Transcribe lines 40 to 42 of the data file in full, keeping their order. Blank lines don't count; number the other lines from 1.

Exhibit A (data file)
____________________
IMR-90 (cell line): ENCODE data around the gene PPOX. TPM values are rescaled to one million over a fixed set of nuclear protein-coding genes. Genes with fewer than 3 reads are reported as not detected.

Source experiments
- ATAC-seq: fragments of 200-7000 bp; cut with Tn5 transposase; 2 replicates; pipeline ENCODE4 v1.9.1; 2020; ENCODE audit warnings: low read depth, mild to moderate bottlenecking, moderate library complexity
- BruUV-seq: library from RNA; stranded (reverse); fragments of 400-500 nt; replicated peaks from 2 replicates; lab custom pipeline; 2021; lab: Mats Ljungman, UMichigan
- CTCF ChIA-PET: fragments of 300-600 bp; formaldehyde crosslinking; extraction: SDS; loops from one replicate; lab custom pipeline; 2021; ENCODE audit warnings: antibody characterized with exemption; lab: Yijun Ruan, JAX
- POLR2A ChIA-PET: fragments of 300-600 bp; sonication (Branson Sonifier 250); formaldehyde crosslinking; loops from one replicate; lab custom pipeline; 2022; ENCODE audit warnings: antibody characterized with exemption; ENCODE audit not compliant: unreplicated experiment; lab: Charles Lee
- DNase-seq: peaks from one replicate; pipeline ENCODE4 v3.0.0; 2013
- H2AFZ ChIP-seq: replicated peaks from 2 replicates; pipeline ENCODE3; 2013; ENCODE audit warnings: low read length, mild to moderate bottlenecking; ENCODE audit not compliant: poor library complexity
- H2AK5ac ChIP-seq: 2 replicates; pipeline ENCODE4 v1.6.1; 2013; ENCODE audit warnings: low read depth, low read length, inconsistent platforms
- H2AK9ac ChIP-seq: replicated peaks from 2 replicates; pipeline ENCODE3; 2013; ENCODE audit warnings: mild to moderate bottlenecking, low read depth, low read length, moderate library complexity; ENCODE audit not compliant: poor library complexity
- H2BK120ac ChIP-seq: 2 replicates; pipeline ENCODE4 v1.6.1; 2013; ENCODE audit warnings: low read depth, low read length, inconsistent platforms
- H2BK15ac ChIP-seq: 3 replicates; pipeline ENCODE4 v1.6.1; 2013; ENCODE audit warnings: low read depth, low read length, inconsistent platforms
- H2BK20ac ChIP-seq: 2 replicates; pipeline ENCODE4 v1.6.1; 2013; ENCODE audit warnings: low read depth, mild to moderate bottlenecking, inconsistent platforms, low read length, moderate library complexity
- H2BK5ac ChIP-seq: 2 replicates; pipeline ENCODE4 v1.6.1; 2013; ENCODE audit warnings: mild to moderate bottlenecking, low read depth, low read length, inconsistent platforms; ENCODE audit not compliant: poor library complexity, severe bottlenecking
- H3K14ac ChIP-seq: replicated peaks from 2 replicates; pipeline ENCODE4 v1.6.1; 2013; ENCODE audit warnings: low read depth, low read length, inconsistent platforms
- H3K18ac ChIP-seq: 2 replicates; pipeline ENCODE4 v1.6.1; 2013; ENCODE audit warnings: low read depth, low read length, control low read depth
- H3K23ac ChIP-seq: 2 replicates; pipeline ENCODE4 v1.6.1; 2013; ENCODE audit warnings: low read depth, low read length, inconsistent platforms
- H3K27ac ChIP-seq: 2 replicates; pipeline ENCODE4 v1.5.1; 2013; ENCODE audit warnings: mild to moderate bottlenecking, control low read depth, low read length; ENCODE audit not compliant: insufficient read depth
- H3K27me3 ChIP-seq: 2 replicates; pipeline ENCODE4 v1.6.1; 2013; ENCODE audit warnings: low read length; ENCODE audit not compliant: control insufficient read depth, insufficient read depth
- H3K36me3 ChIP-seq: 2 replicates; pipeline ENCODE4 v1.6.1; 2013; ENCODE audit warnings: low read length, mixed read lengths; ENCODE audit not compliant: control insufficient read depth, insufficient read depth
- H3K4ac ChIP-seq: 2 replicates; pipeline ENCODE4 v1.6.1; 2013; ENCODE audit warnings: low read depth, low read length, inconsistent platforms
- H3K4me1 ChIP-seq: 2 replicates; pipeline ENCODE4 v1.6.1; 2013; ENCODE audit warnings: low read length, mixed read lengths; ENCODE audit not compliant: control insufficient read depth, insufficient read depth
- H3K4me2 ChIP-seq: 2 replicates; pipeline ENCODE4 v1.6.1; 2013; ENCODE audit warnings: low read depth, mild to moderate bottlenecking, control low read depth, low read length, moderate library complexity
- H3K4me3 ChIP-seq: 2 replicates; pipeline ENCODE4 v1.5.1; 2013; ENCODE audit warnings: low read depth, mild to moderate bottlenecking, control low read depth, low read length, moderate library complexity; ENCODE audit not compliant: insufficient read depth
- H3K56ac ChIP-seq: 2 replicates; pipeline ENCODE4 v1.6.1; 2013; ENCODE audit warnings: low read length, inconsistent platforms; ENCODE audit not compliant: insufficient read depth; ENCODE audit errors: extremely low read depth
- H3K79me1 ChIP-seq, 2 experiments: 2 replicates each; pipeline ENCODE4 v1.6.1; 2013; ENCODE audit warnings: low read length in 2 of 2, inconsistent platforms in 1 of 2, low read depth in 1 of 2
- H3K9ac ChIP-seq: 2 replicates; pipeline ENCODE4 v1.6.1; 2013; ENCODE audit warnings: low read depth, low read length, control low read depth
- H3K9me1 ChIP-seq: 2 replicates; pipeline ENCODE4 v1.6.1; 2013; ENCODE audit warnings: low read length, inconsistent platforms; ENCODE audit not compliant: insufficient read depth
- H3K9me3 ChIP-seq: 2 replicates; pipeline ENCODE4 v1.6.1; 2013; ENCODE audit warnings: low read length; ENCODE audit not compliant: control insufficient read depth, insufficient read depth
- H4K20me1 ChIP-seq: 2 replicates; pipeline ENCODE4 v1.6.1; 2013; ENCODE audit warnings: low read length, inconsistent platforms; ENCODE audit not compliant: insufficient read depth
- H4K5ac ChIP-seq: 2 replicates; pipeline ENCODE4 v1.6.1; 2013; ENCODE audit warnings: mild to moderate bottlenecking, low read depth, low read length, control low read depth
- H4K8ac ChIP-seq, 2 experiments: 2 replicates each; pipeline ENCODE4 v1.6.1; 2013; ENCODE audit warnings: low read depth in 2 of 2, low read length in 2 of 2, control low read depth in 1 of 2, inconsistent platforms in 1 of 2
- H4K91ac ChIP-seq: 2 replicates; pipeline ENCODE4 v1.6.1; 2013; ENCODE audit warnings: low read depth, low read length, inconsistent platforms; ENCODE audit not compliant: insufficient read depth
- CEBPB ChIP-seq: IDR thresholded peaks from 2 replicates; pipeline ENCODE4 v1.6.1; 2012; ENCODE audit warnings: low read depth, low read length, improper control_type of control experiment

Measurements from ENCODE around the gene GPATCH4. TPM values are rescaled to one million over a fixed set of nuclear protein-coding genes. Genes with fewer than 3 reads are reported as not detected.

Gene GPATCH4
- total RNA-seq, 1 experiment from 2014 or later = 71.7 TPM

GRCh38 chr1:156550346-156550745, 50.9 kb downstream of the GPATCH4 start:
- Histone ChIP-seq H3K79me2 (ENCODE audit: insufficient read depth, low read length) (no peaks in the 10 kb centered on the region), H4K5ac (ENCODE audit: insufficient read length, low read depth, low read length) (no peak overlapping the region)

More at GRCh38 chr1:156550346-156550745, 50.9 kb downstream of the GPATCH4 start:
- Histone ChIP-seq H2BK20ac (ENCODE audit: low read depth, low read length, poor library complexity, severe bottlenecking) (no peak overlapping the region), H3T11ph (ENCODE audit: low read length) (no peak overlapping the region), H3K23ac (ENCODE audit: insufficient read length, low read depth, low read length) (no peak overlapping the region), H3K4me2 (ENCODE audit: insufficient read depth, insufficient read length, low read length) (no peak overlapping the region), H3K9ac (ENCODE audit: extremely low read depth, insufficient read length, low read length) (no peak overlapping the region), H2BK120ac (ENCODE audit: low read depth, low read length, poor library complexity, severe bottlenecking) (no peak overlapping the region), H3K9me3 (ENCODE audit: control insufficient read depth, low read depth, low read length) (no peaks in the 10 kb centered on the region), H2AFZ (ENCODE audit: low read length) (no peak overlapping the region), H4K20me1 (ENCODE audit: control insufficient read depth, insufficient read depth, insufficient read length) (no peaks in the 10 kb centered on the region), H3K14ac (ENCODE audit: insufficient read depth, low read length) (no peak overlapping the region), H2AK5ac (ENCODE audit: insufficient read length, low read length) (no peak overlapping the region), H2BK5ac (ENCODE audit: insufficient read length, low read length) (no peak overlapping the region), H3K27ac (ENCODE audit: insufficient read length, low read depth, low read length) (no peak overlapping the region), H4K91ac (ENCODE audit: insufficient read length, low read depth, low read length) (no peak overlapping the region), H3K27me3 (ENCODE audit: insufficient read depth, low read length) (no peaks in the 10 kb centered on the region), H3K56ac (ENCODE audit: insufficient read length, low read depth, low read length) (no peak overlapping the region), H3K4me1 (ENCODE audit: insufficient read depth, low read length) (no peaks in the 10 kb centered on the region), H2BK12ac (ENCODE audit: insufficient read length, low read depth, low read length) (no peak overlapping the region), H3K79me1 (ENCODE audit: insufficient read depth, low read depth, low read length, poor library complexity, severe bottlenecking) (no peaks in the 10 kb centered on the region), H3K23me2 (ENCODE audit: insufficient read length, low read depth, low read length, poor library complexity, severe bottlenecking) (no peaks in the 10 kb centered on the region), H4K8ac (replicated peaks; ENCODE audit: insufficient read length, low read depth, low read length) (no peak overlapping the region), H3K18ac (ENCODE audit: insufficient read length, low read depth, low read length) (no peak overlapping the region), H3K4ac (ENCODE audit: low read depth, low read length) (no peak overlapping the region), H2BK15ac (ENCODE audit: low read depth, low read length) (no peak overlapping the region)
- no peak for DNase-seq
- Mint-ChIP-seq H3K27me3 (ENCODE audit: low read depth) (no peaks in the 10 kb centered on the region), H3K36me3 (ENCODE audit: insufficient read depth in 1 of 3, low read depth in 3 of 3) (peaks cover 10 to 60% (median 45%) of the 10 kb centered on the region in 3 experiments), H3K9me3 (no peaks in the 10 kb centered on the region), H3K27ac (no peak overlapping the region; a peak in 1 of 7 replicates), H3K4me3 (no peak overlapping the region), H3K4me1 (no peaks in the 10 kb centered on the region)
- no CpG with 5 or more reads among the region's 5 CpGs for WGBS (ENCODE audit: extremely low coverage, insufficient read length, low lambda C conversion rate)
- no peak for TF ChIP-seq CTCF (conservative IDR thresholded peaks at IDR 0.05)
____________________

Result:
More at GRCh38 chr1:156550346-156550745, 50.9 kb downstream of the GPATCH4 start:
- Histone ChIP-seq H2BK20ac (ENCODE audit: low read depth, low read length, poor library complexity, severe bottlenecking) (no peak overlapping the region), H3T11ph (ENCODE audit: low read length) (no peak overlapping the region), H3K23ac (ENCODE audit: insufficient read length, low read depth, low read length) (no peak overlapping the region), H3K4me2 (ENCODE audit: insufficient read depth, insufficient read length, low read length) (no peak overlapping the region), H3K9ac (ENCODE audit: extremely low read depth, insufficient read length, low read length) (no peak overlapping the region), H2BK120ac (ENCODE audit: low read depth, low read length, poor library complexity, severe bottlenecking) (no peak overlapping the region), H3K9me3 (ENCODE audit: control insufficient read depth, low read depth, low read length) (no peaks in the 10 kb centered on the region), H2AFZ (ENCODE audit: low read length) (no peak overlapping the region), H4K20me1 (ENCODE audit: control insufficient read depth, insufficient read depth, insufficient read length) (no peaks in the 10 kb centered on the region), H3K14ac (ENCODE audit: insufficient read depth, low read length) (no peak overlapping the region), H2AK5ac (ENCODE audit: insufficient read length, low read length) (no peak overlapping the region), H2BK5ac (ENCODE audit: insufficient read length, low read length) (no peak overlapping the region), H3K27ac (ENCODE audit: insufficient read length, low read depth, low read length) (no peak overlapping the region), H4K91ac (ENCODE audit: insufficient read length, low read depth, low read length) (no peak overlapping the region), H3K27me3 (ENCODE audit: insufficient read depth, low read length) (no peaks in the 10 kb centered on the region), H3K56ac (ENCODE audit: insufficient read length, low read depth, low read length) (no peak overlapping the region), H3K4me1 (ENCODE audit: insufficient read depth, low read length) (no peaks in the 10 kb centered on the region), H2BK12ac (ENCODE audit: insufficient read length, low read depth, low read length) (no peak overlapping the region), H3K79me1 (ENCODE audit: insufficient read depth, low read depth, low read length, poor library complexity, severe bottlenecking) (no peaks in the 10 kb centered on the region), H3K23me2 (ENCODE audit: insufficient read length, low read depth, low read length, poor library complexity, severe bottlenecking) (no peaks in the 10 kb centered on the region), H4K8ac (replicated peaks; ENCODE audit: insufficient read length, low read depth, low read length) (no peak overlapping the region), H3K18ac (ENCODE audit: insufficient read length, low read depth, low read length) (no peak overlapping the region), H3K4ac (ENCODE audit: low read depth, low read length) (no peak overlapping the region), H2BK15ac (ENCODE audit: low read depth, low read length) (no peak overlapping the region)
- no peak for DNase-seq